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Pademelon (Thylogale)Pademelon (Thylogale)Pademelon (Thylogale)Pademelon (Thylogale)
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Pademelon Facts

Five groups that classify all living things
A group of animals within the animal kingdom
A group of animals within a pylum
A group of animals within a class
A group of animals within an order
A group of animals within a family
Scientific Name:
The name of the animal in science
The animal group that the species belongs to
What kind of foods the animal eats
How long (L) or tall (H) the animal is
42-52cm (16.5-20.5in)
The measurement of how heavy the animal is
3.5-12kg (7.7-26lbs)
Top Speed:
The fastest recorded speed of the animal
55km/h (34mph)
How long the animal lives for
4-8 years
Whether the animal is solitary or sociable
Conservation Status:
The likelihood of the animal becoming extinct
The colour of the animal's coat or markings
Black, Brown, Grey, Red
Skin Type:
The protective layer of the animal
Favourite Food:
The preferred food of this animal
The specific area where the animal lives
Dense rainforest and shrubland
Average Litter Size:
The average number of babies born at once
Main Prey:
The food that the animal gains energy from
Grasses, Herbs, Shoots
Other animals that hunt and eat the animal
Foxes, Dogs, Dingos
Special Features:
Characteristics unique to this animal
Pointed nose and short, thick tail

Pademelon Location

Map of Pademelon Locations
Map of Oceania


The pademelon is a small to medium sized marsupial found inhabiting the forests of Australia and a number of it's surrounding islands.The pademelon is most closely related to the wallaby and the kangaroo.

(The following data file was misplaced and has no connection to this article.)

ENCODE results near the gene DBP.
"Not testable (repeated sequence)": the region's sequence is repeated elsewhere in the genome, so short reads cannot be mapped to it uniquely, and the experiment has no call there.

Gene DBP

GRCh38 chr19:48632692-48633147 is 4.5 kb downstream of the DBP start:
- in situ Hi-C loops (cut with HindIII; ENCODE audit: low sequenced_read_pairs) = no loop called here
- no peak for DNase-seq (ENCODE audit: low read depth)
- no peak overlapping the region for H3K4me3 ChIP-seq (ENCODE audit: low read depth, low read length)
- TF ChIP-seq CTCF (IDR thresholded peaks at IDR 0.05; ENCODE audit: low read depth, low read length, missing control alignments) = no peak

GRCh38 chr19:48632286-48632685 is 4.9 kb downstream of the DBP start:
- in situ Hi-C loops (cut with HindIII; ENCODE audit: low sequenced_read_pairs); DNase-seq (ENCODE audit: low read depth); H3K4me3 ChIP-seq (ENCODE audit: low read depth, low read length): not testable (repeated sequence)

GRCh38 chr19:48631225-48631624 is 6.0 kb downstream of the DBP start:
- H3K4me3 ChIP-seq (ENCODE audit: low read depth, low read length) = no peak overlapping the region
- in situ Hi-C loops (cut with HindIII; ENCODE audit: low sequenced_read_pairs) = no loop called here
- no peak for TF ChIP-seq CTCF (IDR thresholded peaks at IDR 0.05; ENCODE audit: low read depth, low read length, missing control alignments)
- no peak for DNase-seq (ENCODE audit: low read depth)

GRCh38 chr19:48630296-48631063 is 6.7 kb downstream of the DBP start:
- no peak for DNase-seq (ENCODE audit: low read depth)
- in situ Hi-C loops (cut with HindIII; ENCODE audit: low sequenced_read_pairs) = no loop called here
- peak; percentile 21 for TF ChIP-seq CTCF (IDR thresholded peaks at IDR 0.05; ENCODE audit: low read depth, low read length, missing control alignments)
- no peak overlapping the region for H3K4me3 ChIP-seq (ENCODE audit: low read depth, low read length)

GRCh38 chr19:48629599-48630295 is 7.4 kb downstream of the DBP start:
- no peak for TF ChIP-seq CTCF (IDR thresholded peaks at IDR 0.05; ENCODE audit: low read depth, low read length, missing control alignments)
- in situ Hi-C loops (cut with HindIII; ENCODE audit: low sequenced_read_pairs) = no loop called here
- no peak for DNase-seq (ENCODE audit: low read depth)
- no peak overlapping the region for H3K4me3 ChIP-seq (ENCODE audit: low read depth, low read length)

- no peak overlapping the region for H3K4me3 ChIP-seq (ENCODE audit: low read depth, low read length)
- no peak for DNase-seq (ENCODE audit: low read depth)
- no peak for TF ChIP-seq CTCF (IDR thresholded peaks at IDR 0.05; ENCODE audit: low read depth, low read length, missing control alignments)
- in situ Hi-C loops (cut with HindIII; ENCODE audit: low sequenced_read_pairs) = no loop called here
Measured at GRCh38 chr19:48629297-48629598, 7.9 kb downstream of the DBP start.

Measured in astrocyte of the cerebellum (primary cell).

There are seven different species of pademelon found in the jungles of the far east, the population numbers of all seven pademelon species are declining primarily due to hunting and habitat loss.

The pademelon is a solitary and nocturnal animal meaning that the pademelon, spends the light daytime hours resting, and goes foraging for food during the cooler cover of night. The pademelon is most commonly found inhabiting coastal regions of Australia, Papua New Guinea and Tasmania.

The pademelon spends much of it's waking time, foraging for leaves, grasses, shoots, berries and herbs in its dense jungle environment. Pademelons also commonly venture into shrublands where they have less cover to feast on the lush plants, if there are no predators around.

In many areas of forest inhabited by the pademelon, there are often no real predators around but habitat loss in the form of deforestation has caused the pademelon population numbers to decline. In other areas, pademelon are most commonly preyed upon by canines including foxes, dingos, domestic dogs and even the odd cat.

Those pademelon inhabiting the Tasmanian forests often have more of a variety of predators and are preyed upon by Tasmanian Devils, large snakes, large birds of prey such as eagles, and even by quolls.

The pademelon is a marsupial meaning that the female pademelon has a pouch on her belly where she nurses her young. After mating the infant pademelon will be born just 30 days later, when it has to make its own way into its mother's pouch.

Baby pademelon then spend the next 6 months or so growing and developing inside the pouch and eventually begin to venture out into the outside world.

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First Published: 21st December 2009, Last Updated: 8th November 2019

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2. David Burnie, Kingfisher (2011) The Kingfisher Animal Encyclopedia [Accessed at: 01 Jan 2011]
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4. Dorling Kindersley (2006) Dorling Kindersley Encyclopedia Of Animals [Accessed at: 21 Dec 2009]
5. Richard Mackay, University of California Press (2009) The Atlas Of Endangered Species [Accessed at: 21 Dec 2009]
6. Tom Jackson, Lorenz Books (2007) The World Encyclopedia Of Animals [Accessed at: 21 Dec 2009]